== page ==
Public Policy and the Income Distribution

Public Policy and the Income Distribution tackles many of the most difficult and intriguing questions about how government intervention — or lack thereof — has affected the incomes of everyday Americans. Rebecca Blank analyzes welfare reform, and presents systematic research on income, poverty rates, and welfare and labor force participation of single mothers. She finds that single mothers worked more and were less dependent on public assistance following welfare reform, and that low-skilled single mothers had no greater difficulty finding work than others. Timothy Smeeding compares poverty reduction programs in the United States with policies in other developed countries. Poverty and inequality are higher in the United States than in other advanced economies, but Smeeding argues that this is largely a result of policy choices. Poverty rates based on market incomes alone are actually lower in the United States than elsewhere, but government interventions in the United States were less than half as effective at reducing poverty as were programs in the other countries. The most dramatic poverty reduction story of twentieth century America was seen among the elderly, who went from being the age group most likely to live in poverty in the 1960s to the group least likely to be poor at the end of the century. Gary Englehardt and Jonathan Gruber examine the role of policy in alleviating old-age poverty by estimating the impact of Social Security benefits on the income of the elderly poor. They find that the growth in Social Security almost completely explains the large decline in elderly poverty in the United States.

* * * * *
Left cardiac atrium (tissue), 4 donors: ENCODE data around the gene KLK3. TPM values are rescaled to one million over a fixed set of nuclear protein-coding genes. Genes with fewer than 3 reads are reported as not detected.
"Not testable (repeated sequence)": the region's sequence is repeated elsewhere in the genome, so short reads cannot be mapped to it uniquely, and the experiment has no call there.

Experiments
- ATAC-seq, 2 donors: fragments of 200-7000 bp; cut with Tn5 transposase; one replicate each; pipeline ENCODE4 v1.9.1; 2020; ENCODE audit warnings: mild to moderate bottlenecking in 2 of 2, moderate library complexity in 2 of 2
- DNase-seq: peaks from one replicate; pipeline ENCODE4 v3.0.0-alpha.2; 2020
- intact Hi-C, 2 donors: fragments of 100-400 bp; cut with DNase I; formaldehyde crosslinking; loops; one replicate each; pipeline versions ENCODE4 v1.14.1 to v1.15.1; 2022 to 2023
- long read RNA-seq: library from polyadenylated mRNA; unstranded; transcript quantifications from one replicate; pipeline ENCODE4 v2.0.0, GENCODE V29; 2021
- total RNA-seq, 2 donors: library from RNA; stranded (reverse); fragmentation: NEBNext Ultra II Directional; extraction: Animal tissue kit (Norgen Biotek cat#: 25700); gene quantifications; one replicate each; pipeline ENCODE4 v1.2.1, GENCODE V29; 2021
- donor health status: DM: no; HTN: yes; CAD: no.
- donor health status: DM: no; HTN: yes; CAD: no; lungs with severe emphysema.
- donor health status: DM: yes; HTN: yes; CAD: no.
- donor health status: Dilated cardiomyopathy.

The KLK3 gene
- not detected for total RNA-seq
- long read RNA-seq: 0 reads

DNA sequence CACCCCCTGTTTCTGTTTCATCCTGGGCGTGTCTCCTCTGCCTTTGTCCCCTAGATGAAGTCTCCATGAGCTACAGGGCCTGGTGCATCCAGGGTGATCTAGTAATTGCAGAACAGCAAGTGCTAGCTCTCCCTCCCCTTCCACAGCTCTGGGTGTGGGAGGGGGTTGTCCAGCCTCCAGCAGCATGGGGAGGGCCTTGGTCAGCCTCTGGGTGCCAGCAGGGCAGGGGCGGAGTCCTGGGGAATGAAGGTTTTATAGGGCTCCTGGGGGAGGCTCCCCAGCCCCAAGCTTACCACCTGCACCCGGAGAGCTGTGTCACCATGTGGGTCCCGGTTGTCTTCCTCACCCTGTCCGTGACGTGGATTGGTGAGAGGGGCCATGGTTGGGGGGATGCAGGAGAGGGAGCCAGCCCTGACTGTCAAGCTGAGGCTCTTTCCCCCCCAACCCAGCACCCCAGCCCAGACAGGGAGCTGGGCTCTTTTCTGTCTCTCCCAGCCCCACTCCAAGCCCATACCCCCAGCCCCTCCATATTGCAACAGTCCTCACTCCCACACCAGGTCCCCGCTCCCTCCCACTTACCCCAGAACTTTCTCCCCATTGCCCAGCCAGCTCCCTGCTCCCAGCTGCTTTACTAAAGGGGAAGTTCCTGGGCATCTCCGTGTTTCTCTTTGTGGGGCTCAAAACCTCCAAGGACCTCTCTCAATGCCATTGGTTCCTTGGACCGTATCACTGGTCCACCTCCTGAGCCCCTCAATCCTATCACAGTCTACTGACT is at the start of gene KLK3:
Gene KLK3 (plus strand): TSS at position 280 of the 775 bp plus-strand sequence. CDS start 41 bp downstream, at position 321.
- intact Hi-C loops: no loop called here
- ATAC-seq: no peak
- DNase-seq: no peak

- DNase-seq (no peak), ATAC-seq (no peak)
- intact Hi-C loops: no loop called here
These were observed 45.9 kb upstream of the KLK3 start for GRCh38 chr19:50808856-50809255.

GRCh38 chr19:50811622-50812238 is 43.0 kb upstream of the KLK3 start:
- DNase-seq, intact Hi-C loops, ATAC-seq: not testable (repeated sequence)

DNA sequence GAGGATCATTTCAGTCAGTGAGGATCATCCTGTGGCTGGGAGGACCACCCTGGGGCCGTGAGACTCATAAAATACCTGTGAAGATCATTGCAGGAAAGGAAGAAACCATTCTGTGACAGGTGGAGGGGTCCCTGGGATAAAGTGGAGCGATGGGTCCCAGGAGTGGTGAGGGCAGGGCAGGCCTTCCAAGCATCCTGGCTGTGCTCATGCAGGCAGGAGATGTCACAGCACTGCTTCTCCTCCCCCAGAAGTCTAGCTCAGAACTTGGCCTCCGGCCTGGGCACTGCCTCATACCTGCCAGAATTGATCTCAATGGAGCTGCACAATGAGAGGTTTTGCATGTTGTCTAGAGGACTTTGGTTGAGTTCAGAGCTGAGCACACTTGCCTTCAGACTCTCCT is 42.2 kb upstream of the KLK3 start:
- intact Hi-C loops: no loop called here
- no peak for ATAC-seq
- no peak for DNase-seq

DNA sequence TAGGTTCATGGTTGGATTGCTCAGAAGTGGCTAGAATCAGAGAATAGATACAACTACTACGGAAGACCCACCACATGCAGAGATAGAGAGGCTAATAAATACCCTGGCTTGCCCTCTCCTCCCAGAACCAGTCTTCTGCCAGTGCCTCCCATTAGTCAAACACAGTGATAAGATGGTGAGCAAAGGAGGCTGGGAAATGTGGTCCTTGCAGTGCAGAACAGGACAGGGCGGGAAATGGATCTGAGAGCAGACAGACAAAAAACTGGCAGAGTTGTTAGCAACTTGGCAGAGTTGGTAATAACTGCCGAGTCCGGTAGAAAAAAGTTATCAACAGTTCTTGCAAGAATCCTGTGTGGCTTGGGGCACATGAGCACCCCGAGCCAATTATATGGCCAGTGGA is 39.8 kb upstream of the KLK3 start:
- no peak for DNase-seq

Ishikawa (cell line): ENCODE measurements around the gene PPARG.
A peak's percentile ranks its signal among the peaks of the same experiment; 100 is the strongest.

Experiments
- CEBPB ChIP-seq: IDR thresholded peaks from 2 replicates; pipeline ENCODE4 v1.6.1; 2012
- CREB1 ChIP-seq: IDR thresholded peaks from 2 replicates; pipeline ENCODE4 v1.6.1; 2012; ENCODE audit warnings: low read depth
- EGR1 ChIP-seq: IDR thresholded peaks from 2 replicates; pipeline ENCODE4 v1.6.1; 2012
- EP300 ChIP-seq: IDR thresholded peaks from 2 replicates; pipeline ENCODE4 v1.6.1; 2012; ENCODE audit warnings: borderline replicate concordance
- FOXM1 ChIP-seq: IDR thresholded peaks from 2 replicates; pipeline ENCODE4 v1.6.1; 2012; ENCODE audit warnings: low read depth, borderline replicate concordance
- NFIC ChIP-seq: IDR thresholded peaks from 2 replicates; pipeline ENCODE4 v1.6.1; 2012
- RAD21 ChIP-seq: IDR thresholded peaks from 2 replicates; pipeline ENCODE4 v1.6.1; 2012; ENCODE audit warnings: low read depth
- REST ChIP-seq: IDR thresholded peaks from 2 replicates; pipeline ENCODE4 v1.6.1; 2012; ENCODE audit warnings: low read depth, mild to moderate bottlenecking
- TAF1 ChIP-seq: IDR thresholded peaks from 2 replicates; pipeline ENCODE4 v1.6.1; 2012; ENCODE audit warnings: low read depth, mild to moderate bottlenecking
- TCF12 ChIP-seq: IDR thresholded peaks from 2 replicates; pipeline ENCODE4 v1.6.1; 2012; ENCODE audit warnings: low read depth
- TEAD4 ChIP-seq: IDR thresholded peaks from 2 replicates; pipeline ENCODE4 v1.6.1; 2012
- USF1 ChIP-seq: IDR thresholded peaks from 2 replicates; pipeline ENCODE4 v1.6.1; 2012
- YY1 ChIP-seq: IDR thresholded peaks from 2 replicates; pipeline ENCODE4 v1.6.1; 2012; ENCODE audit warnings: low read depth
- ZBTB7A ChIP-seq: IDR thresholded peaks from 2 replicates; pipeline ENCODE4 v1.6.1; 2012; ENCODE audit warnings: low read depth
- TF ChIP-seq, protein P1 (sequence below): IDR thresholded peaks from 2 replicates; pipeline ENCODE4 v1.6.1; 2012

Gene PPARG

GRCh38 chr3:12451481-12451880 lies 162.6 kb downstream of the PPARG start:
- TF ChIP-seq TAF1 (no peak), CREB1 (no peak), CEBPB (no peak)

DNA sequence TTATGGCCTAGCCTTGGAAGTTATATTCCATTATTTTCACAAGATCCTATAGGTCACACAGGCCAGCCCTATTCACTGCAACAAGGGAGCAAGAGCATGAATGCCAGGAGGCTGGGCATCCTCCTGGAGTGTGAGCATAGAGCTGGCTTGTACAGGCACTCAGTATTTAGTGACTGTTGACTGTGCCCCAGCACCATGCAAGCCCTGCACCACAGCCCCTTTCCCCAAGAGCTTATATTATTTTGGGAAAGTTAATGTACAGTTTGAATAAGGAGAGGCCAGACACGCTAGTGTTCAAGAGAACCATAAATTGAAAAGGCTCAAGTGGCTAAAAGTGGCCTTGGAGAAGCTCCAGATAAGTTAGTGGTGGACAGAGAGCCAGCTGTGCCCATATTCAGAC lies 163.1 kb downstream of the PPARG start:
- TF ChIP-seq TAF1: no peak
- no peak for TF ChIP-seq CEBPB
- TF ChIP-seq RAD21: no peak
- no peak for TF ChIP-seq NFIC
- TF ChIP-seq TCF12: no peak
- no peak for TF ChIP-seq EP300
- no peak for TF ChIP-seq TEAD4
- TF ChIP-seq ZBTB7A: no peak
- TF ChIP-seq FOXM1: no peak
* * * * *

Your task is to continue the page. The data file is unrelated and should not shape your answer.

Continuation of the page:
The document is available here.

Leave a Reply

Fill in your details below or click an icon to log in:

WordPress.com Logo

You are commenting using your WordPress.com account. Log Out / Change )

Twitter picture

You are commenting using your Twitter account. Log Out / Change )

Facebook photo

You are commenting using your Facebook account. Log Out / Change )

Google+ photo

You are commenting using your Google+ account. Log Out / Change )

Connecting to %s